2 Biomechanics of Gait Walking ApplicationsWalking as a Critical Fundamental Movement PatternWalking as a Recreational ActivityWalking as a Modality for RehabilitationWalking as a Competitive SportInfluence of Injury/Disease/Disability on WalkingAging Effects on Walking and Implications IndependenceFootwear IssuesEnergy CostE. Muybridge
3 Describing the Gait Cycle Biomechanics of Gait WalkingDescribing the Gait CycleCharacteristics of WalkingCyclicUniversal PatternBi-laterally symmetricRange of SpeedsAdaptable to Varied SurfacesEfficient
4 Describing the Gait Cycle Biomechanics of Gait WalkingDescribing the Gait CyclePhases of the Gait CycleStance PhaseInitial Double Limb SupportSingle Limb SupportTerminal Double Limb SupportSwing PhaseInitial SwingTerminal Swing
5 Biomechanics of Gait Walking When we walk, what must happen ??Control Forces Produce Resist Dissipate
6 Biomechanics of Gait Walking ObjectivesControl ForcesMaintain Balance
7 Biomechanics of Gait Walking ObjectivesResist/Dissipate ForcesMaintain BalanceMove Body in Intended Direction
8 Biomechanics of Gait Walking ObjectivesResist/Dissipate ForcesMaintain BalanceMove Body in Intended DirectionConserve Energy
9 Biomechanics of Gait Walking Produce/Resist /Dissipate Force Source of ForcesGravity Muscle Contraction InertiaDirection of ForcesVertical Fore/Aft Medial LateralMagnitude of Forces.1 to 1.2 BW’s
10 Biomechanics of Gait Walking Produce/Resist /Dissipate Force Forces produce moments (torques) that….Cause rotations –Total Body Joint Segment
11 Biomechanics of Gait Walking Maintain BalanceWalking……..a series of catastrophes narrowly averted……The Issues –Dynamic MovementInfluenced by external factorsSingle versus Double SupportDepends on Multiple SystemsAdaptations in Base of Support
12 Biomechanics of Gait Walking Move Body in Intended DirectionRe-Positioning of Center of GravityRe-Positioning of Limb SegmentsForce Production applied to the ground
13 Biomechanics of Gait Walking Conserve EnergyThe Six Determinants of Gait (Inman, et. al.)
14 Biomechanics of Gait Walking The Six Determinants of GaitUnderlying ConceptEnergy Expenditure = Work DoneWork = Force x DistanceForce = Mass x AccelerationTherefore – the amount of energy we expend is directly related to the amount of mass we move and the extent and speed of movement
15 Biomechanics of Gait Walking Determinants of GaitPelvic Rotation – transverse planeLateral Pelvic Tilt – frontal planeKnee Flexion – during stanceAnkle PF - at Toe OffAnkle DF – at Foot strikeGait Width – frontal plane
16 Biomechanics of Gait Walking Role of Foot MotionObjectivesTo aid in force dissipationTo provide a mobile adapterTo provide a rigid lever for propulsionMechanism - Sub-talar Joint MotionA Tri-planar motion PF and DF Inversion/Eversion AB/ADduction
17 Biomechanics of Gait Walking At Ground ContactLateral SideMedial SideContact Made on the Lateral Border of the HeelFoot is SupinatedFoot is Rigid
18 Biomechanics of Gait Walking Early Stance to MidStanceLateral SideMedial SideFoot is PronatedFoot is Mobile (flexible)Enhances Balance
19 Biomechanics of Gait Walking Late Stance to Toe-OffLateral SideMedial SideFoot is SupinatedFoot is RigidEnhances Propulsion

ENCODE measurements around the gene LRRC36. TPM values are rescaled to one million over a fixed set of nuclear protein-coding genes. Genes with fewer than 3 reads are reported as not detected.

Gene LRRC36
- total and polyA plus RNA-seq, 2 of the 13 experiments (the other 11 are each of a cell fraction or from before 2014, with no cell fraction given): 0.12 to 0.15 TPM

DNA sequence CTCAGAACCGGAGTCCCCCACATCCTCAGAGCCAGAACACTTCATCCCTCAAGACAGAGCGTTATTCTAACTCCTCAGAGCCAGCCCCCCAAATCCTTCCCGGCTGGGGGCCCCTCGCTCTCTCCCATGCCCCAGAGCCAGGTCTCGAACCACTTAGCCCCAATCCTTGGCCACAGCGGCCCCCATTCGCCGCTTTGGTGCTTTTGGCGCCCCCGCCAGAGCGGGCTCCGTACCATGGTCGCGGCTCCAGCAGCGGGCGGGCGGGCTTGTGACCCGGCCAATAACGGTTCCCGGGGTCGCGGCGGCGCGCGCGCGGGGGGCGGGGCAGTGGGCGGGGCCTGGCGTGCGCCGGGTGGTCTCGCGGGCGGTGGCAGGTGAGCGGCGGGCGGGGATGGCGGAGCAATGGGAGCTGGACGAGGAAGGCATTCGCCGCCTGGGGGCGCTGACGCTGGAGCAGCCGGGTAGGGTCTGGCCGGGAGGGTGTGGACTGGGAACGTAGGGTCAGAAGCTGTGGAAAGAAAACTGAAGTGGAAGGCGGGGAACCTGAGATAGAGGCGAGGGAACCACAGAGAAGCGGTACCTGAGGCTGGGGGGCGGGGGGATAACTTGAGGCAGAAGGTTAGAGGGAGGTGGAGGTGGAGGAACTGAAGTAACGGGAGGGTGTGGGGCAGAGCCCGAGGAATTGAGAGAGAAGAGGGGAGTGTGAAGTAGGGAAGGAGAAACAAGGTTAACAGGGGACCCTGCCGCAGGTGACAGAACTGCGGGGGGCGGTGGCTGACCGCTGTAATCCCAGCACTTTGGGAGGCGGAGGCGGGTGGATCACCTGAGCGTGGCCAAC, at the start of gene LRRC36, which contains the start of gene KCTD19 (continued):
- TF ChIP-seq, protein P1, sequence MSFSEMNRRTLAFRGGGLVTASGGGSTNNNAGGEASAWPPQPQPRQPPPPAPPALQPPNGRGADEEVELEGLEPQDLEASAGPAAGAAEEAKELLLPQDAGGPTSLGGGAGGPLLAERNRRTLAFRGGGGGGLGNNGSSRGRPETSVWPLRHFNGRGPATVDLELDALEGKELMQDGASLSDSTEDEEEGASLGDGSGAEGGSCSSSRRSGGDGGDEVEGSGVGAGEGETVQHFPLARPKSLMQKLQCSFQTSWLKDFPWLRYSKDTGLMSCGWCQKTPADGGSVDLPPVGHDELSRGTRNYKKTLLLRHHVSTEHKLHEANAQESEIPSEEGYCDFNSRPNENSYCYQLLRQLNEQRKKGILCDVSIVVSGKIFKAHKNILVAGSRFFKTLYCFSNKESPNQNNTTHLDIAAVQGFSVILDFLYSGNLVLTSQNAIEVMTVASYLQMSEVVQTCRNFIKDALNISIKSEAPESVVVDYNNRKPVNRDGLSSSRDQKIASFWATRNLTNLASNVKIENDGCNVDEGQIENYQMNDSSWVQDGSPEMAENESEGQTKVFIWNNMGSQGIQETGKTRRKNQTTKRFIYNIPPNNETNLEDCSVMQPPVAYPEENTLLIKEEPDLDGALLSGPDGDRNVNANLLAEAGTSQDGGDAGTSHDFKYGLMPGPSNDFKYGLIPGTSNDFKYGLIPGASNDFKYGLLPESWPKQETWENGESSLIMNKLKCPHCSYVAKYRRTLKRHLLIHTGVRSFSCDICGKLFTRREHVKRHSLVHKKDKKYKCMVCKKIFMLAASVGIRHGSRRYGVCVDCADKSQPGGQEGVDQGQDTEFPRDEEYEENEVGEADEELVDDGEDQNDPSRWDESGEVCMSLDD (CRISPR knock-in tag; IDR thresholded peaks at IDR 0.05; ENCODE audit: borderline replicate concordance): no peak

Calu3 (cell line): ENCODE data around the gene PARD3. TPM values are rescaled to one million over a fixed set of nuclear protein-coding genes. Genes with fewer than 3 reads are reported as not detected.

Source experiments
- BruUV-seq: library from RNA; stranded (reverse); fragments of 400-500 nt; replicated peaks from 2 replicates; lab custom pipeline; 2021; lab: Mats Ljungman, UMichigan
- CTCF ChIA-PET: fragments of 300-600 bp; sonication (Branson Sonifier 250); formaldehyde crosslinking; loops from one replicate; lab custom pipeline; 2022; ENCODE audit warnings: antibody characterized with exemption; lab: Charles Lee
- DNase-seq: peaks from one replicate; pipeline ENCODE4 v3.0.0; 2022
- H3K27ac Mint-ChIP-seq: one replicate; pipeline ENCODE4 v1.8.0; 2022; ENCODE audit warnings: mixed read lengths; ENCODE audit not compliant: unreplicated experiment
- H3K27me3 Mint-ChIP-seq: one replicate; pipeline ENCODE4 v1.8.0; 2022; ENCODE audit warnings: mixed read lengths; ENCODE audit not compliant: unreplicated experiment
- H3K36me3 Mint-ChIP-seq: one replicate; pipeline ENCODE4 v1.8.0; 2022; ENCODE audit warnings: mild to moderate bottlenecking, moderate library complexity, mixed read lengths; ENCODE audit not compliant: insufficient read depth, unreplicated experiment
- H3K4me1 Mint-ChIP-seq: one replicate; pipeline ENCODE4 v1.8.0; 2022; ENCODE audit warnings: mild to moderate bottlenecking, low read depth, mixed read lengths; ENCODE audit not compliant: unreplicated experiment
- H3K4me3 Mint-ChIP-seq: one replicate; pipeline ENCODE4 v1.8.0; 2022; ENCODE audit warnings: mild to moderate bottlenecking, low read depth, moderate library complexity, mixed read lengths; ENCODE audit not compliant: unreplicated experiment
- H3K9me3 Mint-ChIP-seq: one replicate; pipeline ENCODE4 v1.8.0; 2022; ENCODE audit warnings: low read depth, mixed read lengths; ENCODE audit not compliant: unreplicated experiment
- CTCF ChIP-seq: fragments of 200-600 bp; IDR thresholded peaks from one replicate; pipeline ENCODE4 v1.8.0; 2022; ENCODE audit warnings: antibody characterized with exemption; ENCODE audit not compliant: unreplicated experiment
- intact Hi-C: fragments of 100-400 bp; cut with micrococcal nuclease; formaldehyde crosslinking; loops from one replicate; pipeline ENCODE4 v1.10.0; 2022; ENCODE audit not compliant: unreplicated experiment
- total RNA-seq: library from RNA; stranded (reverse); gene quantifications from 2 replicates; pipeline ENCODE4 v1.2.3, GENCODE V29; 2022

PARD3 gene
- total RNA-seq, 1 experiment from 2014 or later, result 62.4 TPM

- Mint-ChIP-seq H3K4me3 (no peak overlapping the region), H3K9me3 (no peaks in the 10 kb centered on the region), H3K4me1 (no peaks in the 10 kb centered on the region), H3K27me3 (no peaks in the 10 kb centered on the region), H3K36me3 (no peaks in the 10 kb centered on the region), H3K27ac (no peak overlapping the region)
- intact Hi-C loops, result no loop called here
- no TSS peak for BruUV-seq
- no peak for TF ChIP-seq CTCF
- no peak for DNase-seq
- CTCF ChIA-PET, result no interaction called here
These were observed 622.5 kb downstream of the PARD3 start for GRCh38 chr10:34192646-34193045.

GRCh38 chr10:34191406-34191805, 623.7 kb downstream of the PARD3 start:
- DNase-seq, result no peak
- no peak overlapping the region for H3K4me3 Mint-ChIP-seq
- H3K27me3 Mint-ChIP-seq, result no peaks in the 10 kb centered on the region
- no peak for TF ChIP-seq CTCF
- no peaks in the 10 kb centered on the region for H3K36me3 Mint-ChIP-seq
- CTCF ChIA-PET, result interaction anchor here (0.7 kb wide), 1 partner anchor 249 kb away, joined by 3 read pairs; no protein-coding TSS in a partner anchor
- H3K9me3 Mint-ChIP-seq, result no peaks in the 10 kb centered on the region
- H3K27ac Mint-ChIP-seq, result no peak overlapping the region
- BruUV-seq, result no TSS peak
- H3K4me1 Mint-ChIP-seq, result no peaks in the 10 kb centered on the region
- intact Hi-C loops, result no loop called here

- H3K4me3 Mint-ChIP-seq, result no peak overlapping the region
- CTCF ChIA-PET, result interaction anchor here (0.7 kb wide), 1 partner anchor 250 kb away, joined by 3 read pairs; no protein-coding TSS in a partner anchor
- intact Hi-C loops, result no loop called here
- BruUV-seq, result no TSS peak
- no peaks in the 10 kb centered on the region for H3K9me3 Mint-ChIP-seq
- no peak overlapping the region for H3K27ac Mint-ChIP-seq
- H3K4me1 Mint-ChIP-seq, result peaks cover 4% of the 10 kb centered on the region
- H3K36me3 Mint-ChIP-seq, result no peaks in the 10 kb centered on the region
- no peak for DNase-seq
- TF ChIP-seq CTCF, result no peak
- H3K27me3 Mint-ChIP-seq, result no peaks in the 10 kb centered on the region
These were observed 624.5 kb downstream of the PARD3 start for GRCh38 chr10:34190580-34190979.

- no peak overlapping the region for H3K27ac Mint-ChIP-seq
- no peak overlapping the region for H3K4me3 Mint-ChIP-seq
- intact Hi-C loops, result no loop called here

20 Biomechanics of Gait Walking Pronation/Supination Issues:Too Little – Loss of force dissipation Loss of Mobility – Balance Stress InjuryToo Much Relationship to Tibial Rotation Associated Patellar Tracking Issues Soft-Tissue StressControl of Pronation/Supination Shoe Design Orthotics Muscle Strengthening – Posterior Tib
22 Biomechanics of Gait Running As a component of competitive sportAs a recreational activityAs a stage of motor developmentAs a cause of injury
23 Biomechanics of Gait Running Differences between walking and runningVelocity - Greater range than walkingKinematic Parameters - Increase in mostKinetic Parameters - Increase in someEnergy Cost - Generally greaterPhasic Differences…….
24 Biomechanics of Running Differences Between Walking and Running Always a Double Support PhaseNo Flight PhaseWalking
25 Applied Biomechanics Biomechanics of Running Differences Between Walking and Running Always a Double Support PhaseNo Flight PhaseWalkingRunning -Never a Double Support PhaseAlways a flight PhaseRunning
26 Running What’s Involved? Project body vertically/horizontallySufficient vertical/horizontal impulseFlightDissipate impactAppropriate vertical/horizontal impulseMaintain balance in single supportRe-position limbs
27 How is Propulsion Produced? Propulsive ForceSegment motionNewtons 3rdTransfer of MomentumFree legArms
28 How is Momentum Dissipated? Foot MechanismAnkle MechanismKnee MechanismShoe MechanismSurface Mechanism
33 Running - Joint ROM Adaptations AnkleIncreased PF/DFIncreased pronation/supinationKneeIncreased flexion in early stance and swingHipIncreased flexion and extensionPelvisIncreased transverse plane rotationArmsIncreased shoulder ROMIncreased elbow flexion
34 RearFoot Motion in Running Sub-talar Joint MotionIncreases duration of impact - facilitates dissipation of momentumLocks/un-locks mid-foot - adaptation to terrainProvides rigidity for propulsionDynamic Measurement - rearfoot angleRelationship between calcaneus and shank***FootTrak***
37 Biomechanics of Running Issues? Surface/Shoe Cushioning.. Versus.. Energy CostThe Problem !!!
38 Biomechanics of Running Issues? What Factors Influence Speed ???Speed = Stride Length x Stride RateStride Length Anthropometric Factors Strength Flexibility Neuromuscular FactorsStride Rate Neuromuscular Factors TechniqueCan Running Speed be Improved ???Yes !!!!!!!
39 Biomechanics of Running Issues? What Factors Influence Energy Cost ???SpeedVertical Displacement“Extra” MotionOptimum Stride Length…Stride Rate RelationshipCan Running Efficiency be Improved ???Yes……..but!
40 Injuries – A Biomechanical Origin Biomechanics of Running Issues?Injuries – A Biomechanical OriginMost running injuries have a biomechanical origin !!Issues –ForceInability to dissipate forceRepetition